Faber Session 9 – Dialogue

Ok, well coffee and cake was enjoyed at The British Museum last night. Lemon drizzle which was rather nice. So I sat for an hour, reading my book, nursing a latte and looking at this view πŸ™‚


Tonight’s class was all about dialogue…some of my notes:

Limit speech tags to the minimum.

Pinter went on bus rides and recorded conversations.

It has to serve a purpose: move the plot along, raise a question or show something about the character.

What isn’t said is very important. Use silence and remember its often what’s not said that gives more away.

Give your characters verbal ticks to make them more realistic.

Remember to use body language. A character could be saying one thing verbally, but their body language saying the complete opposite.

We then had to do 3 exercises (writing dialogue) which were very interesting, and bloody hard! Lol

It’s funny because Stephen King said that dialogue is written best by writers who enjoy talking and listening to others. Do you agree? Do you enjoy writing dialogue? It seems to be something writers either love or hate!

Will post tomorrow about my critique when I’ve recovered and had chance to absorb it all lol. I’m off to a Spa Day today πŸ™‚

26 thoughts on “Faber Session 9 – Dialogue

  1. I’m extra heavy on dialogue when I’m getting fatigued. I know it’s time to stop writing when I start info dumping through lazy dialogue.

    You know who’s the all-time queen of dialogue, IMO? Judy Blume. Really. Even (and especially) her books for adults. SMART WOMEN is my favorite.


      • It totally depends on the story. I have written short stories where there is no dialogue whatsoever (and they can’t be that bad because they’ve won awards). Sometimes a lot of dialogue can really enhance a story and other times it just gets in the way. It can also be a good way to tell the reader things when you don’t have any opening to get something across. When you think about people having conversations at dinner (for example) someone might say something that tweaks your interest and you want to know more. When you read a book it’s the same πŸ˜‰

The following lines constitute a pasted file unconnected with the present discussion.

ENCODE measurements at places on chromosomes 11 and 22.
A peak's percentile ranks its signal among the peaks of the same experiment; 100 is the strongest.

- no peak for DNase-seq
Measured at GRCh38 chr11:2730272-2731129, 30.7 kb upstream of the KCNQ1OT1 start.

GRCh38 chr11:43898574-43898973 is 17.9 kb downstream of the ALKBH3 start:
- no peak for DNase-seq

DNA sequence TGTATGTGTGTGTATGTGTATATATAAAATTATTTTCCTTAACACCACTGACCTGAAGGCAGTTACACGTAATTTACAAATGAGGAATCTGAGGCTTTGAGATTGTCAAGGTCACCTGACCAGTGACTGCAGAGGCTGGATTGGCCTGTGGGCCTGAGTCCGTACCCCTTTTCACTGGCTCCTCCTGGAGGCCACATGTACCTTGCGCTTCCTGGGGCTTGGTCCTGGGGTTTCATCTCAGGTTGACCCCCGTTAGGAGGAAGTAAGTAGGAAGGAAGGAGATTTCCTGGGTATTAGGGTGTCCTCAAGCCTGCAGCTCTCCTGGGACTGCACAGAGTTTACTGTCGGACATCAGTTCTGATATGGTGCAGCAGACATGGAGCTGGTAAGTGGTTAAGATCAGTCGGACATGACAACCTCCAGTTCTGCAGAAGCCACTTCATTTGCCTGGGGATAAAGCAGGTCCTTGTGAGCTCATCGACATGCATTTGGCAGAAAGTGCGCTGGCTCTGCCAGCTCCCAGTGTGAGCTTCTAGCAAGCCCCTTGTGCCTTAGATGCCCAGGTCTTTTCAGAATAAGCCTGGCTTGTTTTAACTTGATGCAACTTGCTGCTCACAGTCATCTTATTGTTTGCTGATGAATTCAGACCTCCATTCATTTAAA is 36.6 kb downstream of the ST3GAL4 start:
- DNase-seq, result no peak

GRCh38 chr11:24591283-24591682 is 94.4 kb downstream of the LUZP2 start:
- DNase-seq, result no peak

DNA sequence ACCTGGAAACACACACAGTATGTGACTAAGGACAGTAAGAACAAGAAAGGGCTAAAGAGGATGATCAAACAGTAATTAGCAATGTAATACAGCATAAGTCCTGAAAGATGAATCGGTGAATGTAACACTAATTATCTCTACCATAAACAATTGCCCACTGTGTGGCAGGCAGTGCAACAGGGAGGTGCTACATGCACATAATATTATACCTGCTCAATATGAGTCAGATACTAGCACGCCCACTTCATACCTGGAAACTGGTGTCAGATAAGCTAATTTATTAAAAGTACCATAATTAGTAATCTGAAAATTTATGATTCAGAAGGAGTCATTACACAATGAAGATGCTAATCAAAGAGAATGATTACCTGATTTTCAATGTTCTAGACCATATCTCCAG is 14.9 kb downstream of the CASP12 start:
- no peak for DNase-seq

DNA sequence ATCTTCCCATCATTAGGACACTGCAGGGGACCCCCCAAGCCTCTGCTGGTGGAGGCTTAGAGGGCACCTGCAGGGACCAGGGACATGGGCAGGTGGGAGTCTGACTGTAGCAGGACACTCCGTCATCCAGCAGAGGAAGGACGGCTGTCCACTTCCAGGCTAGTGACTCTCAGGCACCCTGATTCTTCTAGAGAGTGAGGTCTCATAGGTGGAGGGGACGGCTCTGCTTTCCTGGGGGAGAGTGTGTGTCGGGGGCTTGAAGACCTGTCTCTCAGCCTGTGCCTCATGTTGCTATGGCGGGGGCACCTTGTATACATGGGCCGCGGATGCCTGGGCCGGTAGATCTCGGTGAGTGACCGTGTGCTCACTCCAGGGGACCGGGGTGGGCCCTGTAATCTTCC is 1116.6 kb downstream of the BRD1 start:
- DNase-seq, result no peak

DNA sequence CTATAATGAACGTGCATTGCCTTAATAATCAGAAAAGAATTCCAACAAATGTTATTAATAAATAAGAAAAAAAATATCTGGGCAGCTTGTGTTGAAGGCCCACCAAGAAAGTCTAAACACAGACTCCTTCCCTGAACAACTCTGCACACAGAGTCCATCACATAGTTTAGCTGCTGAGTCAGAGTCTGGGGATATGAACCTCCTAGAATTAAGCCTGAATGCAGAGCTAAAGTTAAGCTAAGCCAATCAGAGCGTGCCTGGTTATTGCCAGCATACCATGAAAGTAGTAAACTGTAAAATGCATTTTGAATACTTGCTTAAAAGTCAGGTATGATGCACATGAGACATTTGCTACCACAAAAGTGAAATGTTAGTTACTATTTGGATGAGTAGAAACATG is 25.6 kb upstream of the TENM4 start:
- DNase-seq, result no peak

• Thanks Dianne πŸ™‚

        I love hearing different opinions. I was once told by a writing tutor that there should be at least 40% of dialogue and that publishers like “white space” but I’m with you, there needs to be a reason for the dialogue.



  2. I don’t know if I enjoy it. It’s something I do because the characters speaking all in body language seems tedious. More and more I’m starting to believe I don’t know what I’m doing when it comes to the rules of writing. I’m not sure I’m even doing dialogue correctly.


  3. I agree with King … I am a compulsive conversationalist and also love to sit and listen as well. You will find that those of us who love to talk, also love to listen. I roamed the subways of NYC, sat at luncheon counters, and when I need more people contact, I often roam the shops. Some of my best dialogue and characters have been collected by people watching and listening. It’s like collecting gems and rare treasure … that moment when a total stranger becomes a character in a story πŸ™‚


    • I found his theory really interesting, because, like you Florence, I like nothing more than a good old natter, but I also like to listen and just find people in general interesting. So by rights, I should be EXCELLENT at dialogue πŸ˜‰

      It was suggested in class that we sit at coffee shops and record people with our mobiles….I may have to try that one πŸ˜‰



  4. Pingback: Dialogues, Elegant Dialogues – Instalment 2 of the Dialogues mini series | ofglassandbooks

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